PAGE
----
The price of local rice has surged by 73.2 percent in a year, attributed to the escalating costs of production, transportation, and other influencing factors, as reported by The PUNCH. This increase occurred despite the Central Bank of Nigeria’s multi-billion naira funding to support the nation’s rice value chain, aimed at enhancing production and curbing the importation of foreign rice.
Despite being a staple food in Nigeria, the price of rice continues to rise locally, reaching between N55,000 and N60,000 for a 50kg bag, depending on the location. Data from the National Bureau of Statistics, analyzed by The PUNCH, revealed that the average price of 1kg of local rice rose from N500.80 to N867.20, marking a 73.2 percent increase between November 2022 and November 2023. Comparatively, the price of 1kg of foreign-imported rice increased by 61.53 percent during the same period, rising from N704.13 to N1,137.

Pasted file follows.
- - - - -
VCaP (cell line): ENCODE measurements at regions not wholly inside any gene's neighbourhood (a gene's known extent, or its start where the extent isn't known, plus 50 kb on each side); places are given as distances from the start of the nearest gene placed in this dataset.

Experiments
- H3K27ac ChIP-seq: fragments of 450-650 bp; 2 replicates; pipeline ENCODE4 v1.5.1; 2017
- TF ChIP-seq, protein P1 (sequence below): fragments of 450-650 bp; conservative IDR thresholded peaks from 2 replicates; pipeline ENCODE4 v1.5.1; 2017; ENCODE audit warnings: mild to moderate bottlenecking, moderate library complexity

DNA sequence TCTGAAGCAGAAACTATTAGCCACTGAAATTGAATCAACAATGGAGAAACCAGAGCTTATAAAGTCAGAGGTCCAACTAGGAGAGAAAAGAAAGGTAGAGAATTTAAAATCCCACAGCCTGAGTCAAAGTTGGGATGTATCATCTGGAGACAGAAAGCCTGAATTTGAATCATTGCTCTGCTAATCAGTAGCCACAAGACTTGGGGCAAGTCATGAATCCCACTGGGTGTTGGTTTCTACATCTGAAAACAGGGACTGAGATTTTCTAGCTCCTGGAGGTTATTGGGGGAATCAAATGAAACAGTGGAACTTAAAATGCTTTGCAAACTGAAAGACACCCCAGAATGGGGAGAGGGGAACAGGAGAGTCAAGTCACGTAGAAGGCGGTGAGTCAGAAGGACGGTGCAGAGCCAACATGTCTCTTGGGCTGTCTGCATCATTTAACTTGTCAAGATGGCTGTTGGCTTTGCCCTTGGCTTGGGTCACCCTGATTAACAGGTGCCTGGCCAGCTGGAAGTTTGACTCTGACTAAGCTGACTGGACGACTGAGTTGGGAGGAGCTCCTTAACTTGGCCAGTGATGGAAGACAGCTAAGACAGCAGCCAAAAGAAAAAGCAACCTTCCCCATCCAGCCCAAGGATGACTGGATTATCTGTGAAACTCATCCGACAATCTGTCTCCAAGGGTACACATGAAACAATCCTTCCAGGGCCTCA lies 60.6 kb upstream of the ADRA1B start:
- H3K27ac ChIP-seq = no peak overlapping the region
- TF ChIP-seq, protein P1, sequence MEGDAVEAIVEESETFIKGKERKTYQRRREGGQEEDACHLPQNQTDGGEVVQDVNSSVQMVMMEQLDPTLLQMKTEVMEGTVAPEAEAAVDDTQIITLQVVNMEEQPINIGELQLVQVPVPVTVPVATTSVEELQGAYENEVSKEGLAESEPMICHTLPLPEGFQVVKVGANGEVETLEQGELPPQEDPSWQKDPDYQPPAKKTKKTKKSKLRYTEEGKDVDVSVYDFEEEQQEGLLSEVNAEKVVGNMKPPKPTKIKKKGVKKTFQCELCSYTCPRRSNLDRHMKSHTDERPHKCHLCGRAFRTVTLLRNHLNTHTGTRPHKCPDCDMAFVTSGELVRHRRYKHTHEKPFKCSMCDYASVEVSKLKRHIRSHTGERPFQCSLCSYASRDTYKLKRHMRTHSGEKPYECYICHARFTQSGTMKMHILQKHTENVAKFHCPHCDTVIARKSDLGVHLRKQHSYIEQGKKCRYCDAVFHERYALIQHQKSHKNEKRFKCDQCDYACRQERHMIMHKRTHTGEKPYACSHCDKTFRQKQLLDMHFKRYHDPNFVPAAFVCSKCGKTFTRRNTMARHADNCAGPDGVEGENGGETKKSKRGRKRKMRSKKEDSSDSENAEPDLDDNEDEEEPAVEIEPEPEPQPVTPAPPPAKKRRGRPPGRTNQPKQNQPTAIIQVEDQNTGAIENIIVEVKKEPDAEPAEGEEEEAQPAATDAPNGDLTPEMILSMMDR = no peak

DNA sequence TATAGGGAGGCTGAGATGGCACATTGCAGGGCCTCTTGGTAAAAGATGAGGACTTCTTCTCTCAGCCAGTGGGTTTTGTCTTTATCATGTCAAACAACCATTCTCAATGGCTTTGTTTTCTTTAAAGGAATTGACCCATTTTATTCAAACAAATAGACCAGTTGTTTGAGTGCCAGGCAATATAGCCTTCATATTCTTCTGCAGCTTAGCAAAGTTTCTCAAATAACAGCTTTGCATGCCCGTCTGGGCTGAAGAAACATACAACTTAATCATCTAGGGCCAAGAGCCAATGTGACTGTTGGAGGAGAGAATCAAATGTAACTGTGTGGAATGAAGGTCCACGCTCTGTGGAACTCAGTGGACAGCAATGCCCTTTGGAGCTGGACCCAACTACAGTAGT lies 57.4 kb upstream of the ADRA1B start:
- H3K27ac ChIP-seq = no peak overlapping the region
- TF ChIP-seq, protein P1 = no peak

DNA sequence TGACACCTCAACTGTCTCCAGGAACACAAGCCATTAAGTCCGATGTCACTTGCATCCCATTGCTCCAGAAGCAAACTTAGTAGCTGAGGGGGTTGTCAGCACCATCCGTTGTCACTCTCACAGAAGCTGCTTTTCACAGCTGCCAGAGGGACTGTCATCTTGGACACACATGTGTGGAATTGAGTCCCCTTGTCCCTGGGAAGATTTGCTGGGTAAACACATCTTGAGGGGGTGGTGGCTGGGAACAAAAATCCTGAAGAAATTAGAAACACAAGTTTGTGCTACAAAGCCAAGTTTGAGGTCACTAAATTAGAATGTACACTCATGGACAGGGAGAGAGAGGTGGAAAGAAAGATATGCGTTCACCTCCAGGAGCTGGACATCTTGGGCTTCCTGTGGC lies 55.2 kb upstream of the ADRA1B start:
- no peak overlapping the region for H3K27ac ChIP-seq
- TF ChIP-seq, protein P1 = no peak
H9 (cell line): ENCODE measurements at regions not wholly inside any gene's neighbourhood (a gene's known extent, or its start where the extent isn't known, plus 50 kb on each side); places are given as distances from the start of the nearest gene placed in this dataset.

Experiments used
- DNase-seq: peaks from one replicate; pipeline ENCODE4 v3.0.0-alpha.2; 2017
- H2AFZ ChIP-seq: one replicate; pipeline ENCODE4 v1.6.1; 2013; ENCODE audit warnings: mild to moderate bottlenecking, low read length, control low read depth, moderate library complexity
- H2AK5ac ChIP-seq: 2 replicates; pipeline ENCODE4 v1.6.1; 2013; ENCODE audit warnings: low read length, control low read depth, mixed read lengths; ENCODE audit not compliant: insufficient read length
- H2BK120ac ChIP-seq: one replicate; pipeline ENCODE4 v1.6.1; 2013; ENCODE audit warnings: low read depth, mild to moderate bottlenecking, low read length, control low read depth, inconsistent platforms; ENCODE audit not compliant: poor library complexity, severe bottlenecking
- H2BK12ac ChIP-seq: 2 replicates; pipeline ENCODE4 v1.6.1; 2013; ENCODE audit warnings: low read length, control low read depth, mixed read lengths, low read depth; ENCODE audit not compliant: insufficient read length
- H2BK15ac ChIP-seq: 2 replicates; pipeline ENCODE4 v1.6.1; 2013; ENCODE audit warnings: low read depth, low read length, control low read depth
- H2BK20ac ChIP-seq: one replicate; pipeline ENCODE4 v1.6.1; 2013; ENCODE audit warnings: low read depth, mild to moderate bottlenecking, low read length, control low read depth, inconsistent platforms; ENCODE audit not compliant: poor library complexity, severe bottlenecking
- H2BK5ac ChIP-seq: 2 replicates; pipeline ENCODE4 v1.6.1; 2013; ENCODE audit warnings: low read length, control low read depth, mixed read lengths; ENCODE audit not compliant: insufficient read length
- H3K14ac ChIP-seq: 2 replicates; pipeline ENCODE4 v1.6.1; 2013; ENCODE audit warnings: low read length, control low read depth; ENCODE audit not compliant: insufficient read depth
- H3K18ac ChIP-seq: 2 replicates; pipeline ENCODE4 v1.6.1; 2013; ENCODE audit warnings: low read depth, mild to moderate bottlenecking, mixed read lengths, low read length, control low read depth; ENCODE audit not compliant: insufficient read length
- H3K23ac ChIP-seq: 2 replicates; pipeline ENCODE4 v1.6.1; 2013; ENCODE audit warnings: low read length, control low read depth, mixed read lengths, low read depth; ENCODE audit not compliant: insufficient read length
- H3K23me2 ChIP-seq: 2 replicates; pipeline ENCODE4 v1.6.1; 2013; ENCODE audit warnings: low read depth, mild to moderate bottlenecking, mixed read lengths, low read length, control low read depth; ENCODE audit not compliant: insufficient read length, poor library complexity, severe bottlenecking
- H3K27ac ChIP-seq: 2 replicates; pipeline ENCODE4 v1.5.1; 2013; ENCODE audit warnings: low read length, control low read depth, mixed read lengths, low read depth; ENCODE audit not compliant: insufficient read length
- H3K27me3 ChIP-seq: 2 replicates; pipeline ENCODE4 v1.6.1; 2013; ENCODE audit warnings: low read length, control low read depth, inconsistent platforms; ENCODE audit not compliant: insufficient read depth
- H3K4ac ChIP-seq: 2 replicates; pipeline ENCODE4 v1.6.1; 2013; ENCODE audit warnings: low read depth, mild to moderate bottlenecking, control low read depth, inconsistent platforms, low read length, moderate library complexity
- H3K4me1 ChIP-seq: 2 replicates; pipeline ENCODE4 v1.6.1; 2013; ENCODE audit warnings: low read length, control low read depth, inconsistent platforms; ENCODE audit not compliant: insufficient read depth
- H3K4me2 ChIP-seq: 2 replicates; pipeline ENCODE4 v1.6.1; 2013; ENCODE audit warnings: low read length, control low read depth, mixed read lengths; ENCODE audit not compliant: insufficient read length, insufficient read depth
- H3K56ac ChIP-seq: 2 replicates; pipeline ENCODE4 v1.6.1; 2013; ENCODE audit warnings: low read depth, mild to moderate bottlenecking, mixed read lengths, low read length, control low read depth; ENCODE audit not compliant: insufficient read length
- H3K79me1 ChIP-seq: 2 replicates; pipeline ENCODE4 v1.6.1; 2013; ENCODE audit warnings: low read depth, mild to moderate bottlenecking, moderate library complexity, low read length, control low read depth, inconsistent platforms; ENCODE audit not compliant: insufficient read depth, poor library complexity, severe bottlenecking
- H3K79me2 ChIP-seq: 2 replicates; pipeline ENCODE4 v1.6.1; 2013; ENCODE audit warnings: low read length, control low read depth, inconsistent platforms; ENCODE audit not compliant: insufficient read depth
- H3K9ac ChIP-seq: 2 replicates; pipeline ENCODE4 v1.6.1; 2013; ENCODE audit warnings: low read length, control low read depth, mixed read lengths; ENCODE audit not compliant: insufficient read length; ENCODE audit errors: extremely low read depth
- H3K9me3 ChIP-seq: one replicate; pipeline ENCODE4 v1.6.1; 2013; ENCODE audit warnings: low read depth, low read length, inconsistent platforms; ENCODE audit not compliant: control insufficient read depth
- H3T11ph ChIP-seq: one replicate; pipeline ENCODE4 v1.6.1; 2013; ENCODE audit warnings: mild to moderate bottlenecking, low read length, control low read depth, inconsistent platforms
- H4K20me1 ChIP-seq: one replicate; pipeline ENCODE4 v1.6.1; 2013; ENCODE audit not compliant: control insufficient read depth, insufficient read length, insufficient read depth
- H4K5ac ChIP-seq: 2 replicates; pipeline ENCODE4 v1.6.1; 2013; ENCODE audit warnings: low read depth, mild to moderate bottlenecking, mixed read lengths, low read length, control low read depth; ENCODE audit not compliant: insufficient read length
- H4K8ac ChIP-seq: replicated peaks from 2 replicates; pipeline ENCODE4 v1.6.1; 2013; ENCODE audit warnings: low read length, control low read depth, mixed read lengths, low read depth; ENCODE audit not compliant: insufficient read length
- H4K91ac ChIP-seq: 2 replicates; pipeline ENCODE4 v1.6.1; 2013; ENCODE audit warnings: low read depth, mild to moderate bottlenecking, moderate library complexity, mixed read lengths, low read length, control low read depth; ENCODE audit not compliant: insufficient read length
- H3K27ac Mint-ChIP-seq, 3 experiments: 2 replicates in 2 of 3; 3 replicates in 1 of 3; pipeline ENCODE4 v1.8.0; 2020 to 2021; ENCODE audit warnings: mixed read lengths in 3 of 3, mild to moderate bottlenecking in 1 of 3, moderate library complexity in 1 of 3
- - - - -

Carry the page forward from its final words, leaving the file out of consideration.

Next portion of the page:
The report also indicated regional variations in prices, with Lagos State recording the highest price of N1,122.42 for local rice, despite the operation of the 32-tonne per hour Lagos Rice Mill in Imota. Conversely, Kebbi State recorded the lowest price at N688.
The President of the All Farmers Association of Nigeria, Kabir Ibrahim, attributed the high price of local rice to inflation and the associated increased cost of production. He highlighted factors such as logistics, packaging, and labor costs contributing significantly to the rising prices. However, he expressed skepticism about the figures provided by the NBS, deeming them unrealistic and not market-based. He emphasized the impact of transportation costs and the removal of the fuel subsidy on the cost of production.
In a related development, a joint report by the Food and Agricultural Organisation, World Food Program, and others projected increased prices of staple foods, including rice, maize, millet, and cereals, in 2024 for Nigeria and other countries in the West Africa region.